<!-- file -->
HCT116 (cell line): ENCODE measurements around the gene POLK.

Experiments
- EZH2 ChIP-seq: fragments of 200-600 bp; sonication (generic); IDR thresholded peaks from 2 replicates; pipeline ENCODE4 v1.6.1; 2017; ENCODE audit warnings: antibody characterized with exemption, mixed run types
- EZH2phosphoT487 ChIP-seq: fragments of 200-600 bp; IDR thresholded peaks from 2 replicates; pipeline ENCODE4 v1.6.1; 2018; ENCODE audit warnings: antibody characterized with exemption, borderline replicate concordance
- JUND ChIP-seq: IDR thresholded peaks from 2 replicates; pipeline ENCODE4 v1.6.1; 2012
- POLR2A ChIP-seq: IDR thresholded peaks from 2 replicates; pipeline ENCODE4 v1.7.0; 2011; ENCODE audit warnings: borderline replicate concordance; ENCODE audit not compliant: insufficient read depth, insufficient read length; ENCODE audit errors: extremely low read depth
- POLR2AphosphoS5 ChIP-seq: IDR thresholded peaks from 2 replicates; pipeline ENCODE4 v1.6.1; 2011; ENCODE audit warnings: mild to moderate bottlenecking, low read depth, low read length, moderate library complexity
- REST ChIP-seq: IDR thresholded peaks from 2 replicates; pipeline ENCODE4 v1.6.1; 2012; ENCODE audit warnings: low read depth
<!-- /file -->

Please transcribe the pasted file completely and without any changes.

HCT116 (cell line): ENCODE measurements around the gene POLK.

Experiments
- EZH2 ChIP-seq: fragments of 200-600 bp; sonication (generic); IDR thresholded peaks from 2 replicates; pipeline ENCODE4 v1.6.1; 2017; ENCODE audit warnings: antibody characterized with exemption, mixed run types
- EZH2phosphoT487 ChIP-seq: fragments of 200-600 bp; IDR thresholded peaks from 2 replicates; pipeline ENCODE4 v1.6.1; 2018; ENCODE audit warnings: antibody characterized with exemption, borderline replicate concordance
- JUND ChIP-seq: IDR thresholded peaks from 2 replicates; pipeline ENCODE4 v1.6.1; 2012
- POLR2A ChIP-seq: IDR thresholded peaks from 2 replicates; pipeline ENCODE4 v1.7.0; 2011; ENCODE audit warnings: borderline replicate concordance; ENCODE audit not compliant: insufficient read depth, insufficient read length; ENCODE audit errors: extremely low read depth
- POLR2AphosphoS5 ChIP-seq: IDR thresholded peaks from 2 replicates; pipeline ENCODE4 v1.6.1; 2011; ENCODE audit warnings: mild to moderate bottlenecking, low read depth, low read length, moderate library complexity
- REST ChIP-seq: IDR thresholded peaks from 2 replicates; pipeline ENCODE4 v1.6.1; 2012; ENCODE audit warnings: low read depth